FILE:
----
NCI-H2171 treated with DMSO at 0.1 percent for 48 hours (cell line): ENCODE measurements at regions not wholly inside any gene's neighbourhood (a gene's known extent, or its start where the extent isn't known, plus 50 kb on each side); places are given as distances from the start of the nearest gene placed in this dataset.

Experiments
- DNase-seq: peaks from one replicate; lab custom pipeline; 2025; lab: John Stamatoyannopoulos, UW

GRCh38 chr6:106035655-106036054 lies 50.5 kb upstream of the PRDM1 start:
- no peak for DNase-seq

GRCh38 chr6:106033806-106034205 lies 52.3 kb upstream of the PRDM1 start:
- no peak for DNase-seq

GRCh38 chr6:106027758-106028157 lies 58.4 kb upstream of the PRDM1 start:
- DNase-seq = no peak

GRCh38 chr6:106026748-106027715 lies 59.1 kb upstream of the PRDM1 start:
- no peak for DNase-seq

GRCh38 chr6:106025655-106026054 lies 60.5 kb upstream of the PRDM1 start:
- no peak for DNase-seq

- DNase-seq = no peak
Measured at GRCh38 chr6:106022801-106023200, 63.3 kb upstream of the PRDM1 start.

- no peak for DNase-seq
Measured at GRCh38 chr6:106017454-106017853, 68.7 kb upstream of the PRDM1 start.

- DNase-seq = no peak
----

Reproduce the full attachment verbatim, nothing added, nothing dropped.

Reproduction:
NCI-H2171 treated with DMSO at 0.1 percent for 48 hours (cell line): ENCODE measurements at regions not wholly inside any gene's neighbourhood (a gene's known extent, or its start where the extent isn't known, plus 50 kb on each side); places are given as distances from the start of the nearest gene placed in this dataset.

Experiments
- DNase-seq: peaks from one replicate; lab custom pipeline; 2025; lab: John Stamatoyannopoulos, UW

GRCh38 chr6:106035655-106036054 lies 50.5 kb upstream of the PRDM1 start:
- no peak for DNase-seq

GRCh38 chr6:106033806-106034205 lies 52.3 kb upstream of the PRDM1 start:
- no peak for DNase-seq

GRCh38 chr6:106027758-106028157 lies 58.4 kb upstream of the PRDM1 start:
- DNase-seq = no peak

GRCh38 chr6:106026748-106027715 lies 59.1 kb upstream of the PRDM1 start:
- no peak for DNase-seq

GRCh38 chr6:106025655-106026054 lies 60.5 kb upstream of the PRDM1 start:
- no peak for DNase-seq

- DNase-seq = no peak
Measured at GRCh38 chr6:106022801-106023200, 63.3 kb upstream of the PRDM1 start.

- no peak for DNase-seq
Measured at GRCh38 chr6:106017454-106017853, 68.7 kb upstream of the PRDM1 start.

- DNase-seq = no peak